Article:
I had desired for so long to set myself free from my pain, but I thought that I would need to distance myself from life in order to do so. Clutching the scraps of ribbon and balloon in my hands, I realized that maybe cutting strings meant that I needed to cut away the pain and fear and guilt that I had been carrying around with me.

We are meant to stay grounded to this life. This is where we belong. Being free, cutting ourselves loose into the metaphorical sky, isn’t real freedom. That is the land of the lost. Unless God calls you back into the sky, you are meant to be here.

Some strings do need to be cut; just make sure they are the weights that hold you down, not the lines that hold you to life.

Karma (or what I consider Good Consequences)

The most important moment of the day is when we fall asleep. During the day, we get so many options, right from the moment we open our eyes. For me, it’s choices like what to wear, what to eat for breakfast, whether to take this or that bus, whether to go to school, who to sit by in classes, whether to get a drink in this or that fountain, whether to stay after and study, la la la, you get the drift. But that’s only on normal days! I could randomly wake up one day and drive to Houston. Or, I don’t know, quit school and start training for the military. Or get in contact with an old high school friend.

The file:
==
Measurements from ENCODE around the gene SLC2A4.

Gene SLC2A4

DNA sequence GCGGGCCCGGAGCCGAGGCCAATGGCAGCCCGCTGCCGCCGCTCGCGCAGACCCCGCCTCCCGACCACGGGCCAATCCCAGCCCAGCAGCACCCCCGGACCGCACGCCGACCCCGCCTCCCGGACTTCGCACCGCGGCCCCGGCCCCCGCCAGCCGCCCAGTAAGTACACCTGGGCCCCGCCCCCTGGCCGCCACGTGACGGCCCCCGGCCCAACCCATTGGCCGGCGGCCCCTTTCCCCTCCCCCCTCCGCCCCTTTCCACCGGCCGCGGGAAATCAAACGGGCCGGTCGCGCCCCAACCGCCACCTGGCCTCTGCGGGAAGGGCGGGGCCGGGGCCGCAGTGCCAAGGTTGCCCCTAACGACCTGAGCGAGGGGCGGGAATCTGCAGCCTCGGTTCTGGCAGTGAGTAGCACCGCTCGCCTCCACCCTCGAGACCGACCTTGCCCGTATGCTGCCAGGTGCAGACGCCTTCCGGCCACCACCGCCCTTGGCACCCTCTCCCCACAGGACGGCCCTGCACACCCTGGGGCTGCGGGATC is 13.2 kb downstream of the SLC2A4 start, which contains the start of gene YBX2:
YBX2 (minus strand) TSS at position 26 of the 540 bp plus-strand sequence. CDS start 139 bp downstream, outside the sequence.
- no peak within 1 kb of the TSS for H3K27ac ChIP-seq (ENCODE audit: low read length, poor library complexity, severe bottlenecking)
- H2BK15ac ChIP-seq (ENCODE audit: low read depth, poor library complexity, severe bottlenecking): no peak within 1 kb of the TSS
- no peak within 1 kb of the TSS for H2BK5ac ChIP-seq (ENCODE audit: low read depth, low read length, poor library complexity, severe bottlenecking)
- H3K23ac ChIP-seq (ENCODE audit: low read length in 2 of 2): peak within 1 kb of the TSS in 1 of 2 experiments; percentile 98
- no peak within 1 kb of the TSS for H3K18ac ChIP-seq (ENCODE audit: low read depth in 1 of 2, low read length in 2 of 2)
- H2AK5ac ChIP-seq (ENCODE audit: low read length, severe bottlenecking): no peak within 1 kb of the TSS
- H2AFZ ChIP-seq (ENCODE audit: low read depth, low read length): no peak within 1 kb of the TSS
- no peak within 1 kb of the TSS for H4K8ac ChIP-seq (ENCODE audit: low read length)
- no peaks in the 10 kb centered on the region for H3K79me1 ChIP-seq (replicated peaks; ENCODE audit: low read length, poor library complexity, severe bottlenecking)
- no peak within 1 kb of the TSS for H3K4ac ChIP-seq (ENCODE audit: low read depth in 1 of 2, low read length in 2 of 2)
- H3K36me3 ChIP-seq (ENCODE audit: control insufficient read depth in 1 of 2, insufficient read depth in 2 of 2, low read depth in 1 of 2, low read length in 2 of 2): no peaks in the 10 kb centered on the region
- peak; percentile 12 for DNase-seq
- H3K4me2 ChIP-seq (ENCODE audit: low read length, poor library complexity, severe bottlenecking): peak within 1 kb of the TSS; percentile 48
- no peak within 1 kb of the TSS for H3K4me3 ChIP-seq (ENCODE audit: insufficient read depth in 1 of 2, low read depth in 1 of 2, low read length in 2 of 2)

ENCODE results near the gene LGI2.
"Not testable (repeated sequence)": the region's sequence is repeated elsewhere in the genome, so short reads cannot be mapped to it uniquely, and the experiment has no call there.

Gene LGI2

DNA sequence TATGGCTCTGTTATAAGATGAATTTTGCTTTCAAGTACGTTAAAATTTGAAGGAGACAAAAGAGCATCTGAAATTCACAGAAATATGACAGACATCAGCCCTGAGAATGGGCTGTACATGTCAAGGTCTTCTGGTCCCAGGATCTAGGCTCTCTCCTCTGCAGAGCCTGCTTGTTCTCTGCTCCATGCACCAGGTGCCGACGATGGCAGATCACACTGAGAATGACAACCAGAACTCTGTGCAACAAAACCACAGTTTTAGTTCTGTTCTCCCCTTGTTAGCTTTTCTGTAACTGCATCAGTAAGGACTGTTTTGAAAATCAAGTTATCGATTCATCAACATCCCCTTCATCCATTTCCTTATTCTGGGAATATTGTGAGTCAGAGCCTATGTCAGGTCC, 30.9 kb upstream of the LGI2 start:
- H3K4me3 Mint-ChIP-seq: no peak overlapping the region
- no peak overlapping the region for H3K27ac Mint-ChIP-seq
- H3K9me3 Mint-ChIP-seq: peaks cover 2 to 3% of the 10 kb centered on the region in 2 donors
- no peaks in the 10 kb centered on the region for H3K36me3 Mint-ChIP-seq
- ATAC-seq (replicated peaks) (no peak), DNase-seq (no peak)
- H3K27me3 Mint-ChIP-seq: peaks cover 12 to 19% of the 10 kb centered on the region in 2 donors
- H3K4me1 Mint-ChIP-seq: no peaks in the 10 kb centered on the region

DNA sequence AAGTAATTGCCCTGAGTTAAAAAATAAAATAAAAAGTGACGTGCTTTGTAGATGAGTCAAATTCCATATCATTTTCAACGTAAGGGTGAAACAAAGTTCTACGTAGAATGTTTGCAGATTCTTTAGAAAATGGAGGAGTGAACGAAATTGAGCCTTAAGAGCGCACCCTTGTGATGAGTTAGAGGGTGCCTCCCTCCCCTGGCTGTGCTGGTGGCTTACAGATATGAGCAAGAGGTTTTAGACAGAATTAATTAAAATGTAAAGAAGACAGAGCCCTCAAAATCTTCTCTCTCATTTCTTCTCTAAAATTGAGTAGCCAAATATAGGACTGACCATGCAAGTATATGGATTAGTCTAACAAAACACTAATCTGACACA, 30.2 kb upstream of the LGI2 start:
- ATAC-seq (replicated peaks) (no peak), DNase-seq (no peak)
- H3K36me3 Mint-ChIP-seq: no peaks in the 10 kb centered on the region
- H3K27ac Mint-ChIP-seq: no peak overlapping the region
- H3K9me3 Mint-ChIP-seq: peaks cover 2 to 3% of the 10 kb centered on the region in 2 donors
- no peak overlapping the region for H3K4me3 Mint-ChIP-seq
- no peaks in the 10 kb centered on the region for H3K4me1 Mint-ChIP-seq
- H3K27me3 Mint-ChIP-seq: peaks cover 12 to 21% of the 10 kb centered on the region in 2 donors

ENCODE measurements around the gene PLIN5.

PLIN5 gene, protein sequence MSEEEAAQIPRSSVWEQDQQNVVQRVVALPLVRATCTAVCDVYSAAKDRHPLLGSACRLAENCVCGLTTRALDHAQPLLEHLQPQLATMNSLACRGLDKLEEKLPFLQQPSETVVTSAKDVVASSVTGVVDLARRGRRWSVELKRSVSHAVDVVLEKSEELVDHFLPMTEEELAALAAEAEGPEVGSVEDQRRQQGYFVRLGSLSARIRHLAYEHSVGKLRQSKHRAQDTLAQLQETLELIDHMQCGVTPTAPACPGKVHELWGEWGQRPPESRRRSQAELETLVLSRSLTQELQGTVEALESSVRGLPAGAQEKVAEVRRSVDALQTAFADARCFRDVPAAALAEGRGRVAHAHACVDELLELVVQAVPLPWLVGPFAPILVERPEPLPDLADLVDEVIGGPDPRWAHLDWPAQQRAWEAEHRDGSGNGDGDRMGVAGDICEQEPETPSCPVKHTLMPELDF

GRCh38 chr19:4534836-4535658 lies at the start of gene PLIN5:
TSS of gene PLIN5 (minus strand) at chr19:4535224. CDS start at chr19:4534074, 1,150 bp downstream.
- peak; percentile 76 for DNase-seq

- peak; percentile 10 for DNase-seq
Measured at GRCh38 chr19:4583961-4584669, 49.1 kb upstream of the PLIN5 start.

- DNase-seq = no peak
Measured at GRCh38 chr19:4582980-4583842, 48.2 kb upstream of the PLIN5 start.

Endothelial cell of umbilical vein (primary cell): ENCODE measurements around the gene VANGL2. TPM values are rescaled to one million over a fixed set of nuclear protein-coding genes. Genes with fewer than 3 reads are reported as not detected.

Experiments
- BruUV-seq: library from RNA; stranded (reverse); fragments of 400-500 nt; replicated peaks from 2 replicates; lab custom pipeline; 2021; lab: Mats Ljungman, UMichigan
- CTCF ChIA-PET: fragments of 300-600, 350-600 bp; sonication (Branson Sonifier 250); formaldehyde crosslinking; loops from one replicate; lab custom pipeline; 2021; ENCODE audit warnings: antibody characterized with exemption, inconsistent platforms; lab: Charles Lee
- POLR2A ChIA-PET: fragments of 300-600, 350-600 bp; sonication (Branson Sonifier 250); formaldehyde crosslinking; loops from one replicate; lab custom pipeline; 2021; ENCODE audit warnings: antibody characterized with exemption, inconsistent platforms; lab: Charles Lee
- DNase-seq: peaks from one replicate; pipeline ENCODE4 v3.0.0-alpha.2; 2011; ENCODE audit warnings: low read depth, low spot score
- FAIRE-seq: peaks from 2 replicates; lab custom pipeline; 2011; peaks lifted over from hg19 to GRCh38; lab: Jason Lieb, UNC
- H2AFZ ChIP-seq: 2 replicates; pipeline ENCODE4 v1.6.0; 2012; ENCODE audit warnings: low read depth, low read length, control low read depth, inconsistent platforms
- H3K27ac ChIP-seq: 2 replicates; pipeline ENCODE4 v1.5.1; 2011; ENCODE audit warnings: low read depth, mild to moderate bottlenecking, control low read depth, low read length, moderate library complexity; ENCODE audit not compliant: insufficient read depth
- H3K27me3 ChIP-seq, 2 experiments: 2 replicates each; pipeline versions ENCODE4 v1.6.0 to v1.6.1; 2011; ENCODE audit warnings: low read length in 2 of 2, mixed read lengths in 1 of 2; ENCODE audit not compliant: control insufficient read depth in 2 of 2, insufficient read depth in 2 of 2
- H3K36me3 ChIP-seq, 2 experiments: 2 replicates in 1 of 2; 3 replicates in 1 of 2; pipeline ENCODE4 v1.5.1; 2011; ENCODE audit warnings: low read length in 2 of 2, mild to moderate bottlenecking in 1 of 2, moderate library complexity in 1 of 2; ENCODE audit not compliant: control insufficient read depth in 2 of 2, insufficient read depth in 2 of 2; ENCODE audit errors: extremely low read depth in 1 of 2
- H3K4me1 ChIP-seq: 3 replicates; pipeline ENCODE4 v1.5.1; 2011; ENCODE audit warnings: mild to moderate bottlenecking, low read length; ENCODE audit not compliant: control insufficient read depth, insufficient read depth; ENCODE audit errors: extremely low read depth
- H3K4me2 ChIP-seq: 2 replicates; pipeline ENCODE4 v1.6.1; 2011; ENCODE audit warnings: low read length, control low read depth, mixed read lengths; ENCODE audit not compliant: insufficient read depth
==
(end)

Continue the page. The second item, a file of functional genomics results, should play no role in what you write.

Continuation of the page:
I hope I’ve established that we have a lot of choices throughout the day. And I’ll admit, I tend to make choices that give me more choices: save money, go to school, obey the Word of Wisdom (my church’s health and wellness law), be nice, etc. But let’s talk about you. Let’s just say that one day you decide to break out of your normal routine and just drive and drive away from home on the highway. And after seeing some sights, and maybe meeting some new people, the sun goes down and the sky becomes dark. You decide you need to find yourself a motel or something, since it’s too late to drive home. You get ready for bed  and crawl into the covers in the cigarette-smelling motel room, wondering maybe who else has slept in this bed, and feeling a vague sense of being quite estranged from everything you care about, and eventually falling asleep. Hypothetically.

I posit that this moment, this settling down into the choices one has made over the day and deciding, “Well, I’m too exhausted to do anything else, so if anybody Up There cares, you just have to take the things I’ve done and deal with them,” is the most important moment of the day. It is the summation. The climax. Despite what most people think, that by the time you’ve gotten ready for bed  you have passed that vital moment of the day, this is when you accept the day as done and allow yourself to rest. And not only is that infinitely beautiful and poetic, I believe it also has eternal spiritual significance.